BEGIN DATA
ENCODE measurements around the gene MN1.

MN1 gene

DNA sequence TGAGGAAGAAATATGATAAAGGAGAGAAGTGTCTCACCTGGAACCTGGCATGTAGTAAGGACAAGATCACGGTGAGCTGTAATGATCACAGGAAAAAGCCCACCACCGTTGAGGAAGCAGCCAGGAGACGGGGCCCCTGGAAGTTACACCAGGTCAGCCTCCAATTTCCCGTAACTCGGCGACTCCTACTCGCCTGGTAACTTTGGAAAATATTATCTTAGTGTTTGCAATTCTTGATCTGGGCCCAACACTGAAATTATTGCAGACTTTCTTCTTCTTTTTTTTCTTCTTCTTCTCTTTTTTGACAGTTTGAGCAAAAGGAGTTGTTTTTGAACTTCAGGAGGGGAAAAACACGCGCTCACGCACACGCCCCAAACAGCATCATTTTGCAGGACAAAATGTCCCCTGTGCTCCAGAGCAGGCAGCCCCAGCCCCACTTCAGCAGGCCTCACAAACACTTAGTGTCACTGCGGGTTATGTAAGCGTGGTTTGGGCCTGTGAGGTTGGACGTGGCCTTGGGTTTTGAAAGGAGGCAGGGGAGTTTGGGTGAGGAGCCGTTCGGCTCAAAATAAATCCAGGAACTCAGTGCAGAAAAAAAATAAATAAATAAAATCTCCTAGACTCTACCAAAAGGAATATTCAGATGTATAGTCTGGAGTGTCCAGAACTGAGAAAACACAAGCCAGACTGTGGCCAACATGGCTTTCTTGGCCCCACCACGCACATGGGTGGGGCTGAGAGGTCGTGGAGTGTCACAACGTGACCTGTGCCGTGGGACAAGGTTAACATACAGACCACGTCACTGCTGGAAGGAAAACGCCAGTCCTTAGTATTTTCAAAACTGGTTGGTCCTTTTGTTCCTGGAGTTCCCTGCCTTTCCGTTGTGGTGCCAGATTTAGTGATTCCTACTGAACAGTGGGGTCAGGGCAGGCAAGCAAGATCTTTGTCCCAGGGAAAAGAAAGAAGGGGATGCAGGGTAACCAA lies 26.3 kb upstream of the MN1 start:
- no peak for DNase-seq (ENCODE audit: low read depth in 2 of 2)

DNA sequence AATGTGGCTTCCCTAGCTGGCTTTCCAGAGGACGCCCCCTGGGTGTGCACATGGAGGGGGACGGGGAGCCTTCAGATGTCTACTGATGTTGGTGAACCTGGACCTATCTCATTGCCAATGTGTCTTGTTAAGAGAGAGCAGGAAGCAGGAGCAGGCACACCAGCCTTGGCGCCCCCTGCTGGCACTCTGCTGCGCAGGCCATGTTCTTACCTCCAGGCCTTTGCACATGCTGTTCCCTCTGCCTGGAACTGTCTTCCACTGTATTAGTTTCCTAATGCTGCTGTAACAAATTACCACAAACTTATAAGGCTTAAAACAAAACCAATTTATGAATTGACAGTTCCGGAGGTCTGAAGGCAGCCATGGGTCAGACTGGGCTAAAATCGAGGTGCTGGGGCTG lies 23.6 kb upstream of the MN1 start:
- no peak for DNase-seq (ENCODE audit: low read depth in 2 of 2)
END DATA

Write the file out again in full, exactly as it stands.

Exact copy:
ENCODE measurements around the gene MN1.

MN1 gene

DNA sequence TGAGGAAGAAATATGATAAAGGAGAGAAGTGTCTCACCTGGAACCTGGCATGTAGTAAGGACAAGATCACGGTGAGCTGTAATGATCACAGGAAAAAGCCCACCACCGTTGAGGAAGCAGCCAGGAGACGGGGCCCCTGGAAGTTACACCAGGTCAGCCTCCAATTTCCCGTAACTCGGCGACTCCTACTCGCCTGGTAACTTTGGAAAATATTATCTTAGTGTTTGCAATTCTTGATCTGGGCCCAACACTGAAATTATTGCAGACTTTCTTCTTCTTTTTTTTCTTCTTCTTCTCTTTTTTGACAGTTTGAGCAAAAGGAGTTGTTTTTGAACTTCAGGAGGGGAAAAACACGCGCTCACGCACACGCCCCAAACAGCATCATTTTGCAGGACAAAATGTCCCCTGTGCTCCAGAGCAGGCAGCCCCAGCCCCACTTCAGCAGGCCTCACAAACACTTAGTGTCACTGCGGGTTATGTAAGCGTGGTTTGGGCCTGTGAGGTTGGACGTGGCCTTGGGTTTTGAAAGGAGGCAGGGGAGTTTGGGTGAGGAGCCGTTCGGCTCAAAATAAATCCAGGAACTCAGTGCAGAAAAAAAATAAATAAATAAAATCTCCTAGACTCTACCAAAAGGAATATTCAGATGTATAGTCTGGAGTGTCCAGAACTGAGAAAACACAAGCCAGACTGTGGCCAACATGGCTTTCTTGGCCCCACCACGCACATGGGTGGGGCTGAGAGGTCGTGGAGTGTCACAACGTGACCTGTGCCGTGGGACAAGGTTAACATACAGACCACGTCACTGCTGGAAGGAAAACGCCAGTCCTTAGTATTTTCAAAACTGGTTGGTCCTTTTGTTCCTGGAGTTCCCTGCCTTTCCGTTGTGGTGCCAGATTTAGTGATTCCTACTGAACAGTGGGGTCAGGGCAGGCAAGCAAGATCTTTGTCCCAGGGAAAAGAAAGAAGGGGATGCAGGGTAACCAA lies 26.3 kb upstream of the MN1 start:
- no peak for DNase-seq (ENCODE audit: low read depth in 2 of 2)

DNA sequence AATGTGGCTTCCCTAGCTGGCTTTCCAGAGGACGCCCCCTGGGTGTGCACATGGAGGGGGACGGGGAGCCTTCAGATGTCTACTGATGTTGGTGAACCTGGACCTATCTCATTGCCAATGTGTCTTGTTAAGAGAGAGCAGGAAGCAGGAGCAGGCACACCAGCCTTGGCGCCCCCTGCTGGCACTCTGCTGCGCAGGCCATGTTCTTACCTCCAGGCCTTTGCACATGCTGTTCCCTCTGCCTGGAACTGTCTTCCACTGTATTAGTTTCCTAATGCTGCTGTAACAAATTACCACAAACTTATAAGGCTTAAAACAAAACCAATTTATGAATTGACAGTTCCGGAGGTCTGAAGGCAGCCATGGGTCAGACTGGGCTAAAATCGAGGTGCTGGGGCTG lies 23.6 kb upstream of the MN1 start:
- no peak for DNase-seq (ENCODE audit: low read depth in 2 of 2)